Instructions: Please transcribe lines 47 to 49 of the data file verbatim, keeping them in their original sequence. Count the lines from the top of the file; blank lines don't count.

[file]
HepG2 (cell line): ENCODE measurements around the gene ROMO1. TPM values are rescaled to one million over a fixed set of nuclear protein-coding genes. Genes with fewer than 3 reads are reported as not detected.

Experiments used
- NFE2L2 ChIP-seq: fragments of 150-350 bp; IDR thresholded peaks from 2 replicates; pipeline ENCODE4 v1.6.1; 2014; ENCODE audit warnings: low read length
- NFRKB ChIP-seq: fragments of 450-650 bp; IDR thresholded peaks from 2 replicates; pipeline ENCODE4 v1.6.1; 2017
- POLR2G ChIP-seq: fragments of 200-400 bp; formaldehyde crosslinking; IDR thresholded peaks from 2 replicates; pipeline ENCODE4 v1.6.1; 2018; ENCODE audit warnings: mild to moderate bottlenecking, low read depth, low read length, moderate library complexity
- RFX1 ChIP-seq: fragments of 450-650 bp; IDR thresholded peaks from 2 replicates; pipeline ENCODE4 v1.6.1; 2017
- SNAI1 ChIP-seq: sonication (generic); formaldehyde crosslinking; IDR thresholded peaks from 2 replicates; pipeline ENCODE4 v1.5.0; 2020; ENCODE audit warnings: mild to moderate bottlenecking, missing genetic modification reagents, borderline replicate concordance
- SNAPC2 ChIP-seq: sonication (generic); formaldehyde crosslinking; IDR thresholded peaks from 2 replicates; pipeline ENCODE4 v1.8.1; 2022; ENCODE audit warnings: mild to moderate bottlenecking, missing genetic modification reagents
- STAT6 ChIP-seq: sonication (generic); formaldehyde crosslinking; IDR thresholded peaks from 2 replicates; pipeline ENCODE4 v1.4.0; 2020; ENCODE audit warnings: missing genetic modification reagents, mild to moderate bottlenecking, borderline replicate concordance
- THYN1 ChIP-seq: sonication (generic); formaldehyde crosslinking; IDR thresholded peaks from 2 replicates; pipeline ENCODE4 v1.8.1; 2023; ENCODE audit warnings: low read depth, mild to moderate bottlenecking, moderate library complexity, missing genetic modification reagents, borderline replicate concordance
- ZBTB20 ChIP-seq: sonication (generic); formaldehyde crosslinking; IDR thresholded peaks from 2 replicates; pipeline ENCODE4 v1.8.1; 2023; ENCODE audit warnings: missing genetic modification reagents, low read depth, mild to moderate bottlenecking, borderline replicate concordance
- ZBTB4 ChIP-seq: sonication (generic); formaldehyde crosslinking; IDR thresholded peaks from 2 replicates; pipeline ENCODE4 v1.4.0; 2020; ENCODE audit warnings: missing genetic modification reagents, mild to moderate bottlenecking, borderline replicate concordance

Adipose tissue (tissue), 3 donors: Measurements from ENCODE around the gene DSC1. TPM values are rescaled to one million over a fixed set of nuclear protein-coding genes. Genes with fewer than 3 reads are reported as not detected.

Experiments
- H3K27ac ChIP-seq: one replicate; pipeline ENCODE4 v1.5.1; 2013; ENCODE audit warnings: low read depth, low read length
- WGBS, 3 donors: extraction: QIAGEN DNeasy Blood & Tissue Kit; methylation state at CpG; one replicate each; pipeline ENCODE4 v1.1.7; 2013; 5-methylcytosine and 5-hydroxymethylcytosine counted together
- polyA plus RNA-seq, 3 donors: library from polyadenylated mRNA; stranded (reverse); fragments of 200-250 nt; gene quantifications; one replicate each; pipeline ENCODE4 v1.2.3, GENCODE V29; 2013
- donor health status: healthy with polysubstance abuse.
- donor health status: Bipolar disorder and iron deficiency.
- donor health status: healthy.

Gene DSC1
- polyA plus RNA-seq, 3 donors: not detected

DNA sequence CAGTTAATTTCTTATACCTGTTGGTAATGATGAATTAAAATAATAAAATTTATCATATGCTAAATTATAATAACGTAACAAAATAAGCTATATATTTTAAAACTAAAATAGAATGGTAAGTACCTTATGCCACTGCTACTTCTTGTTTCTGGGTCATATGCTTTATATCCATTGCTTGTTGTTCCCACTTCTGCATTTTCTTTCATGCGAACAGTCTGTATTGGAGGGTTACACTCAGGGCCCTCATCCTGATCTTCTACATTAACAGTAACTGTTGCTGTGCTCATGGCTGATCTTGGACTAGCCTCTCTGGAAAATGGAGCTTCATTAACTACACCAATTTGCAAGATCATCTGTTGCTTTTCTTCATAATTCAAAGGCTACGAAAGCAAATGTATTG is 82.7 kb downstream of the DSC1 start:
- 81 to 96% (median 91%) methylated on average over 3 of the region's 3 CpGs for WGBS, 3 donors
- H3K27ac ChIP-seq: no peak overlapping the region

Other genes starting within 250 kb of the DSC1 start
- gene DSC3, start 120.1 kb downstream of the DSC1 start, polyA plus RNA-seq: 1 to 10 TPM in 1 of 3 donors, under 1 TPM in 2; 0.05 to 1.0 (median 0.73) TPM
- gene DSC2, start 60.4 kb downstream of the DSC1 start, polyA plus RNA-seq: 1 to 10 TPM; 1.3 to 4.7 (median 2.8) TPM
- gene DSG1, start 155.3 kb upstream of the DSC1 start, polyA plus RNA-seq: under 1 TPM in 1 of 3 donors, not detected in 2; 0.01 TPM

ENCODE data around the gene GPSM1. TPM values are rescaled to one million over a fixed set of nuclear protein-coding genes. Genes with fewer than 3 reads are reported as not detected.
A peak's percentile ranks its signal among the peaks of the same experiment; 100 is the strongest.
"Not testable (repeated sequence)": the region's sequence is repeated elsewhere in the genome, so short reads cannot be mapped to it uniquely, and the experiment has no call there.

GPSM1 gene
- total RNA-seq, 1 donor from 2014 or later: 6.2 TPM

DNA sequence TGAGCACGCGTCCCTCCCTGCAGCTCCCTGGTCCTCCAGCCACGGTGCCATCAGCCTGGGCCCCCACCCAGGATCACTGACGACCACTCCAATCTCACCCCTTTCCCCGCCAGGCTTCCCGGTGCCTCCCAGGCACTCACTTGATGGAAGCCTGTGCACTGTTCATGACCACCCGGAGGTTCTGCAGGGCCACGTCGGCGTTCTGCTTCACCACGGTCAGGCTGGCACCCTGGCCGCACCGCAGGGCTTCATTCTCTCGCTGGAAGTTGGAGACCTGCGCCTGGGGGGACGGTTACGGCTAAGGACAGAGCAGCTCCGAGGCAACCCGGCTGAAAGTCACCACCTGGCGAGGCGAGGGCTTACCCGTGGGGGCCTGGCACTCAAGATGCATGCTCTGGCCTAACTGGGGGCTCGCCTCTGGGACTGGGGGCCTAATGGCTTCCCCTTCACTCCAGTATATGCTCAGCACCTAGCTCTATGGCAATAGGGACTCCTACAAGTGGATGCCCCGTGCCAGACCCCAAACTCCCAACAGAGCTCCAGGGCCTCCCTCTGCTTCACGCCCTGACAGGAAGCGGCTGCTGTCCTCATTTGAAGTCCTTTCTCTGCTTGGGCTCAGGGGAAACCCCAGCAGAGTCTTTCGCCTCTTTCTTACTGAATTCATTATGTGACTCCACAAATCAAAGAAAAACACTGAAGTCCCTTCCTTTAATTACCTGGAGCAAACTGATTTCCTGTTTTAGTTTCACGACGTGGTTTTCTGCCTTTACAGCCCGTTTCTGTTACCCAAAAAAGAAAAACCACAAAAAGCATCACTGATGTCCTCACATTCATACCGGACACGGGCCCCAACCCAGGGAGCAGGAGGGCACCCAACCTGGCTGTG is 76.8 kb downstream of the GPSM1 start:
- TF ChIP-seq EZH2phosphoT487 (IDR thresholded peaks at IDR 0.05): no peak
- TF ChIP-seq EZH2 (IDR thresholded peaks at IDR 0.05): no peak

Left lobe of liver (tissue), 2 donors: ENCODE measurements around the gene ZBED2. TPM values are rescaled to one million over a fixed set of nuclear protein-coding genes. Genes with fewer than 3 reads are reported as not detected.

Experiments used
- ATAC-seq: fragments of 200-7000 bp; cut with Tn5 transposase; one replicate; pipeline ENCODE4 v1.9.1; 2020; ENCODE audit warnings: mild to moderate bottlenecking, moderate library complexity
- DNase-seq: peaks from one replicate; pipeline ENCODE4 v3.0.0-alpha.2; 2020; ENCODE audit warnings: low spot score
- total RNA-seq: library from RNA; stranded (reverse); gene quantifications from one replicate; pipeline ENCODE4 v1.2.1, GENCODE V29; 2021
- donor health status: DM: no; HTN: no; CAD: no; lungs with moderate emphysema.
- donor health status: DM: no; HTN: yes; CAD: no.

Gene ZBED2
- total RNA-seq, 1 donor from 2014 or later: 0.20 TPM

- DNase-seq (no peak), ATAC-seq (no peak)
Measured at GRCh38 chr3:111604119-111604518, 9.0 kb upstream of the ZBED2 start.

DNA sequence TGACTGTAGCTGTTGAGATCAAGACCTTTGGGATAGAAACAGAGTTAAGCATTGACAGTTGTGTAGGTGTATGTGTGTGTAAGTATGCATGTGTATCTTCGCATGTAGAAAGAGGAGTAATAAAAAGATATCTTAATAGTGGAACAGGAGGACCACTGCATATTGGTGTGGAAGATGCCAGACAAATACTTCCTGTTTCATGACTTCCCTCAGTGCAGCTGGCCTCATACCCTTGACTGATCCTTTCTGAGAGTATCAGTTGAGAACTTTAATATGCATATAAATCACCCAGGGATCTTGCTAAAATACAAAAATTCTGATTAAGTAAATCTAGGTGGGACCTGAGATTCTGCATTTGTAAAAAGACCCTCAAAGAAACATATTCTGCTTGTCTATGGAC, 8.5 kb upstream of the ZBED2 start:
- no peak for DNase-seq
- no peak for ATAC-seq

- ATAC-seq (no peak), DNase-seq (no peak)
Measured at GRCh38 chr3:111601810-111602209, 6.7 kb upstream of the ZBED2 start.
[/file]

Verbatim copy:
- DNase-seq (no peak), ATAC-seq (no peak)
Measured at GRCh38 chr3:111604119-111604518, 9.0 kb upstream of the ZBED2 start.

DNA sequence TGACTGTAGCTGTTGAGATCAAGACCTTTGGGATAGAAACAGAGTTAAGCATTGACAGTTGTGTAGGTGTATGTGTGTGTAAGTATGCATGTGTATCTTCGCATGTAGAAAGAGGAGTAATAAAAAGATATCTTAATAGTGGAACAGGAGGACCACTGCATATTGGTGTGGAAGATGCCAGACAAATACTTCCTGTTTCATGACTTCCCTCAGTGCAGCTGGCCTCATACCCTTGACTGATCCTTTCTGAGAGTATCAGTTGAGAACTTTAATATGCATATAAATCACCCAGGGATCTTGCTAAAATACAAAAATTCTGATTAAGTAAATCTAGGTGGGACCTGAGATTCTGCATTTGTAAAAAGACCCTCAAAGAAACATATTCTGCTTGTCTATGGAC, 8.5 kb upstream of the ZBED2 start: